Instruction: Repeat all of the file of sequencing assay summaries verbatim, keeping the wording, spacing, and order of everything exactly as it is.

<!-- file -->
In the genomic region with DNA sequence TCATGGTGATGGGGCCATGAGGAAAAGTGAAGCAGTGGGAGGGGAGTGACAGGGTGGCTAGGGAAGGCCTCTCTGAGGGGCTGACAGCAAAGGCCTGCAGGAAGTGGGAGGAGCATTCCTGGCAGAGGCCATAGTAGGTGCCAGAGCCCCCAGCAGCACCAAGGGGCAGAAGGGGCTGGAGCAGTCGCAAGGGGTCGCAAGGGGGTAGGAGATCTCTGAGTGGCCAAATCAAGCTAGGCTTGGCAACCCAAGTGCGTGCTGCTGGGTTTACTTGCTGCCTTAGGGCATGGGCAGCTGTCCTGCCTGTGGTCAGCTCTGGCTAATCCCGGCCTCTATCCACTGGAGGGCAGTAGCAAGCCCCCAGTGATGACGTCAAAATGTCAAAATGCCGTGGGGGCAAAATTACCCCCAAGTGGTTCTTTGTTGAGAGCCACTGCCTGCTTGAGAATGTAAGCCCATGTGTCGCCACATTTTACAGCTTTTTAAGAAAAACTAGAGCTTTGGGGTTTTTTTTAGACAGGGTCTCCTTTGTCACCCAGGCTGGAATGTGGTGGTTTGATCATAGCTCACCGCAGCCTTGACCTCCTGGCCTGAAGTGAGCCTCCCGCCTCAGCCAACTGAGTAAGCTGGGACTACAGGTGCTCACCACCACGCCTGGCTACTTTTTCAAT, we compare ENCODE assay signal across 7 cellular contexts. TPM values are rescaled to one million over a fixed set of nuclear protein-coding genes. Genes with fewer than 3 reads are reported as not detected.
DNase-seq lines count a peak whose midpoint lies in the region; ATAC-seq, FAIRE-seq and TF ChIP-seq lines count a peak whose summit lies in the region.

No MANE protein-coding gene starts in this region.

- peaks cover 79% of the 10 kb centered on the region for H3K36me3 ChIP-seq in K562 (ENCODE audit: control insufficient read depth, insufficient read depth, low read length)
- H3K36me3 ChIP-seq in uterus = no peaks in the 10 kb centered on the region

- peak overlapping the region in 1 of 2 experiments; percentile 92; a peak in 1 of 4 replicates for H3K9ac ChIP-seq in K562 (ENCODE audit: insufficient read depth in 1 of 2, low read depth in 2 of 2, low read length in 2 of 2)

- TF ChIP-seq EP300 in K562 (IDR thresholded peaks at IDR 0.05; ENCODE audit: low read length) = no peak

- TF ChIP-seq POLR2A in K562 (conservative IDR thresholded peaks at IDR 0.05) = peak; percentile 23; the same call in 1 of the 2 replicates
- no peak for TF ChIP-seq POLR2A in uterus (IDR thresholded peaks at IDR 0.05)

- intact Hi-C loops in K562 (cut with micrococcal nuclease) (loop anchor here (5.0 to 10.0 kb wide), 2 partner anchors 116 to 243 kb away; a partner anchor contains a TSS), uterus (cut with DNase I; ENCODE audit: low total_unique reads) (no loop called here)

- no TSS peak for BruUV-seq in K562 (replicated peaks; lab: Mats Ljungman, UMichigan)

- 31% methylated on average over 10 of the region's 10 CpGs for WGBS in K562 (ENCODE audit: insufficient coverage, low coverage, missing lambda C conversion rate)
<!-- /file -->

In the genomic region with DNA sequence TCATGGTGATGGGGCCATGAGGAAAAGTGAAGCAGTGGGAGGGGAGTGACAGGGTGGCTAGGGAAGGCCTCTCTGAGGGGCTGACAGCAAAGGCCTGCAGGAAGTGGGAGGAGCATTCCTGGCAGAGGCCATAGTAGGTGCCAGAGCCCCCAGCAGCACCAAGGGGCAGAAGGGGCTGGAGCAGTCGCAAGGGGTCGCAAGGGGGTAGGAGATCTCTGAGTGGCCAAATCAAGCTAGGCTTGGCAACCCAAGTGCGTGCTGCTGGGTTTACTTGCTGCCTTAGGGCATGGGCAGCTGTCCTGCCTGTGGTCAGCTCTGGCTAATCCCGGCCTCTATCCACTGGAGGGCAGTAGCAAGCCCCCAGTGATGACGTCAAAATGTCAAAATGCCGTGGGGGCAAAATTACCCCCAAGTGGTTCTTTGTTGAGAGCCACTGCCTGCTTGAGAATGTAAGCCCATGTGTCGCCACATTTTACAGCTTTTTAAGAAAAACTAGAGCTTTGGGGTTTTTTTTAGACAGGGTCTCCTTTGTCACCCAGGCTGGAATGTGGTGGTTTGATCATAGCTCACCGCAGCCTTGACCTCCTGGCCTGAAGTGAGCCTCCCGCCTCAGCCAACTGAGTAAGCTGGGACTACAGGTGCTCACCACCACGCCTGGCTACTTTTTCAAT, we compare ENCODE assay signal across 7 cellular contexts. TPM values are rescaled to one million over a fixed set of nuclear protein-coding genes. Genes with fewer than 3 reads are reported as not detected.
DNase-seq lines count a peak whose midpoint lies in the region; ATAC-seq, FAIRE-seq and TF ChIP-seq lines count a peak whose summit lies in the region.

No MANE protein-coding gene starts in this region.

- peaks cover 79% of the 10 kb centered on the region for H3K36me3 ChIP-seq in K562 (ENCODE audit: control insufficient read depth, insufficient read depth, low read length)
- H3K36me3 ChIP-seq in uterus = no peaks in the 10 kb centered on the region

- peak overlapping the region in 1 of 2 experiments; percentile 92; a peak in 1 of 4 replicates for H3K9ac ChIP-seq in K562 (ENCODE audit: insufficient read depth in 1 of 2, low read depth in 2 of 2, low read length in 2 of 2)

- TF ChIP-seq EP300 in K562 (IDR thresholded peaks at IDR 0.05; ENCODE audit: low read length) = no peak

- TF ChIP-seq POLR2A in K562 (conservative IDR thresholded peaks at IDR 0.05) = peak; percentile 23; the same call in 1 of the 2 replicates
- no peak for TF ChIP-seq POLR2A in uterus (IDR thresholded peaks at IDR 0.05)

- intact Hi-C loops in K562 (cut with micrococcal nuclease) (loop anchor here (5.0 to 10.0 kb wide), 2 partner anchors 116 to 243 kb away; a partner anchor contains a TSS), uterus (cut with DNase I; ENCODE audit: low total_unique reads) (no loop called here)

- no TSS peak for BruUV-seq in K562 (replicated peaks; lab: Mats Ljungman, UMichigan)

- 31% methylated on average over 10 of the region's 10 CpGs for WGBS in K562 (ENCODE audit: insufficient coverage, low coverage, missing lambda C conversion rate)